The air was so brown, these shots almost look like sepia photography.

Thoughts?

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Cape Blanco Lighthouse

In reference to last weeks post on remote dwellings along the Oregon Coastline, this week I’m continuing that theme by featuring an ink drawing and watercolor print I created of the Cape Blanco Lighthouse.

This lighthouse is located on the southwestern coastline of Oregon. It sits on the western most point of land in the state and was first lit in 1870. For more information: Wikipedia.

Thoughts?

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Oregon Coastline

Just wanted to share a couple of pictures of the Oregon Coastline….the setting is so peaceful and serene and the sense of tranquility seemed pertinent at this time!! Hope all is well with you, your family and friends!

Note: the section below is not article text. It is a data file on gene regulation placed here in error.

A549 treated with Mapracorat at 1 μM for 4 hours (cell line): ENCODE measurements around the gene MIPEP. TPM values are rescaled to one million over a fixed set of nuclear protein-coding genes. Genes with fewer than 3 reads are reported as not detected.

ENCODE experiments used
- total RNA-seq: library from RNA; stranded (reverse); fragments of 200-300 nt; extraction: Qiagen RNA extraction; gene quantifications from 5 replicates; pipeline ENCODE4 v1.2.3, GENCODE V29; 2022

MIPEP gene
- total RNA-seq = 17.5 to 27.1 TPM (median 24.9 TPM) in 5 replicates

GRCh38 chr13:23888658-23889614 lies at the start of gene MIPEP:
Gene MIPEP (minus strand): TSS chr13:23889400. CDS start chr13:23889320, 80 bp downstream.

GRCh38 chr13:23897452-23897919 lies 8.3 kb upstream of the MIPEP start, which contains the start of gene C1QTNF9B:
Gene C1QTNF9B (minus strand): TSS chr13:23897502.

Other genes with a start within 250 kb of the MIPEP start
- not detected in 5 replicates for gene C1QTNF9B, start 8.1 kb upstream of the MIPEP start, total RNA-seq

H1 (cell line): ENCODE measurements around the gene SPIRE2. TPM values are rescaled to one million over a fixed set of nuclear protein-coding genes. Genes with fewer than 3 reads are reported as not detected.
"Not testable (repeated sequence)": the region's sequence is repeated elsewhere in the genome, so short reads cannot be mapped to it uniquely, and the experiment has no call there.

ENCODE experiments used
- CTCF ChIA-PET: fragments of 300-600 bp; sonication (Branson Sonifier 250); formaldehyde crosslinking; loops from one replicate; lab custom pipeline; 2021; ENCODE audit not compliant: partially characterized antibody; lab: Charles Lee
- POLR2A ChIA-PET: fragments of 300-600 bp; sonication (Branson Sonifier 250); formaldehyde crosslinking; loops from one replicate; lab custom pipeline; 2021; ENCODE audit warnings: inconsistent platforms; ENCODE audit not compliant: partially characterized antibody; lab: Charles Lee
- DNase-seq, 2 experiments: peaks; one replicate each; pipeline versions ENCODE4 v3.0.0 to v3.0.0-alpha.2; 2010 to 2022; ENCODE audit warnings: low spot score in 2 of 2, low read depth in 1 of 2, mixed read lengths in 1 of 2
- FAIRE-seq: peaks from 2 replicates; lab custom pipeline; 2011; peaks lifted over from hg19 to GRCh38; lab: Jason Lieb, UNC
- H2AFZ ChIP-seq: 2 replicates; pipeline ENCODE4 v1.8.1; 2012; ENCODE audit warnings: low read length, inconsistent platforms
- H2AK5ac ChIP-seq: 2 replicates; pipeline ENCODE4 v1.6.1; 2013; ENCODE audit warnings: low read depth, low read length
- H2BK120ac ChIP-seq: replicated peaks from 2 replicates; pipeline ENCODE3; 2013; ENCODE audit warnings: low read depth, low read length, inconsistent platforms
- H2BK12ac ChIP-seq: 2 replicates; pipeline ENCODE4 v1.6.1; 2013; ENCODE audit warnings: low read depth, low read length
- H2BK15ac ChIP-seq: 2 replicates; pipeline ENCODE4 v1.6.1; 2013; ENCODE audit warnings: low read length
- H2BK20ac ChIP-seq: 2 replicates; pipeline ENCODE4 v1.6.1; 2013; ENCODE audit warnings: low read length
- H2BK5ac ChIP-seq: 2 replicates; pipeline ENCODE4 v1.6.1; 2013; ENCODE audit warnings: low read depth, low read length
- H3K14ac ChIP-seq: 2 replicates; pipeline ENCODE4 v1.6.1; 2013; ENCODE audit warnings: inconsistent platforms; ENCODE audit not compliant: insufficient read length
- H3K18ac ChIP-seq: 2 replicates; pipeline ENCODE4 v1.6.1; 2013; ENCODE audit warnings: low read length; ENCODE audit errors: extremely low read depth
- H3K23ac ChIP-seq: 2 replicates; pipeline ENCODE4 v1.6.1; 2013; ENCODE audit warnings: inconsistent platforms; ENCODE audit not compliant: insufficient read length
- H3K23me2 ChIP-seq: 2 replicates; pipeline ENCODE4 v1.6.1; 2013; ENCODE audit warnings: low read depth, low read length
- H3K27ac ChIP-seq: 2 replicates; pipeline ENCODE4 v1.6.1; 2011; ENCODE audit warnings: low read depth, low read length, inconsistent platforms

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Subtle Softening Photographs of Covered Bridges

This week, in keeping with the theme from last week (a behind the scenes peek of how I digitally create these art prints), I wanted to share a technique I used with these three examples of covered bridges in Oregon. As I stated last week, I have been using Adobe Photoshop forever. I love the variety of features and flexibility it gives me not only with my photography, but also in creating digitally painted art.

The three prints I have attached came from a photo shoot I did a number of years ago in Oregon. All three look like three photographs of covered bridges and in reality they are. If you look closer, you will see that the edges and detail are softened slightly…ever so slightly to just give the prints a subtle softness. It’s a minor change I created by using one of Adobe’s filters. I started with the photographs in Adobe and eliminated any background “noise” such as electrical wires. In these shots that was about the only doctoring I did to the actual photograph. The next step was to soften them slightly, so I used their watercolor filter. In that filter you can control numerous elements such as pixel size of softness..type of softness and intensity. With numerous trial and error attempts, I settled on a level I liked. A subtle watercolor effect that you see more easily in the trees, but it also soften the edges of the bridges…again very subtle, but an overall softening.